- Database of practice
- Impact Assessment for Career Planning and Management Skills Provision
Impact Assessment for Career Planning and Management Skills Provision
- University College London
- Date first submitted:
- 17 Nov 2009
- Date last modified:
- 14 Mar 2011
- Relationship to RDF:
- Domain A: Knowledge and intellectual abilities
- Domain B: Personal effectiveness
- Domain C: Research governance and organisation
- Domain D: Engagement, influence and impact
- Engagement and impact
- Postgraduate researchers
Rationale, aims and outcomes
What is the rationale for doing this?
How does it fit with institutional strategy?
What are the main features of the provision?
What are the aims and expected outcomes?
In response to the expectation from the Research Councils that institutions undertake impact assessment in relation to the uses of the Roberts funding, the Graduate School commenced work with key course providers, via a range of approaches, to provide management information to: provide appropriate feedback to RCUK on the effective uses of the Roberts funds; contribute to the local and national debate on skills development for Early Career Reseachers, particularly in the light of changes to the Roberts funding mechanisms; inform the enhancement of the quality of the Skills Development Programme at UCL, and more generally the experience of research students at UCL.
The Graduate School focused on key skills training provision, which it was hoped would provide useful evidence of the individual course impact and the overall impact of the skills agenda at UCL.
The UCL Careers Service were asked to assess the impact on a small cohort of research students earlier in the year, through case studies illustrating graduate research students’ career destinations and the details of the services and training that they accessed during their time at UCL. The Careers Service, with funding from the Graduate School, extended this model across the full range of graduated research students who have taken part in the Career Planning and Management Training through the Graduate School’s Skills Development Programme.
In April 2009 the UCL Careers Service was asked to assist with a visit to UCL by the Economic and Social Research Council looking at the effectiveness of research students’ skills training. The project generated positive career case studies, by performing telephone interviews using five set questions that illustrated graduated research students’ career destinations as well as details of the services they accessed during their time at UCL.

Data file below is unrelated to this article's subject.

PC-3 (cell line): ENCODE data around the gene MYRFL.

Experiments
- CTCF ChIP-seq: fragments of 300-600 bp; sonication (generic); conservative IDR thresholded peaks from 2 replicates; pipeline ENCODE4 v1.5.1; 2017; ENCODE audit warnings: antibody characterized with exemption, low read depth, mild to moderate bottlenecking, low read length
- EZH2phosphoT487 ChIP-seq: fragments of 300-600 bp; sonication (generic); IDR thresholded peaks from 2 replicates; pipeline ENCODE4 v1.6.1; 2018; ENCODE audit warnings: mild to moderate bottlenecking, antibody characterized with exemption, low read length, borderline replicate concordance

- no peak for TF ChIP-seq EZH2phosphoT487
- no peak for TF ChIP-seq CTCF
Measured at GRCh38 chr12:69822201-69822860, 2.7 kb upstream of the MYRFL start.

The survey results also acted as an unofficial key performance indicator for the success of the skills programme. Research into employment destinations in this area is particularly valuable since the alternative Destinations of Leavers from Higher Education (DLHE) survey contacts graduated research students while they are still writing up, hence the majority record their destination as ‘completing their PhD’.
Additional funding was provided by the UCL Graduate School to extend the model developed for the ESRC visit across the full range of graduated research students who have taken part in skills training at UCL.
Are there any pre-requisites for engagement, e.g. levels of skill, years of experience, essential pre-activities?
How many participate in each 'activity'?
Evaluation: benefits, challenges and next steps
How do you monitor effectiveness?
Who do you seek feedback from?
Do you have benchmarks?
Outcomes and Benefits:
- For each interviewee a short report was compiled containing qualitative information based on the answered questions. A key part of this information was: how beneficial a PhD is for future employability; how effective RCUK funded skills training is for enhancing career progression.
- Information regarding job / organisation destinations and factors affecting employability gained from each case study was made available online to current UCL postgraduate students to aid them with their career planning and knowledge of the labour market for PhDs.
- The case studies allowed an analysis of the proportion of PhD graduates who enter research intensive positions (either in the academic, public or commercial sectors) and broad employment trends over longer time periods.
The practical challenges of accessing current and accurate contact details for large numbers of former research students are considerable. UCL's Student Record system and the Alumni Database, in conjunction with the Careers Service's own databases, are being used.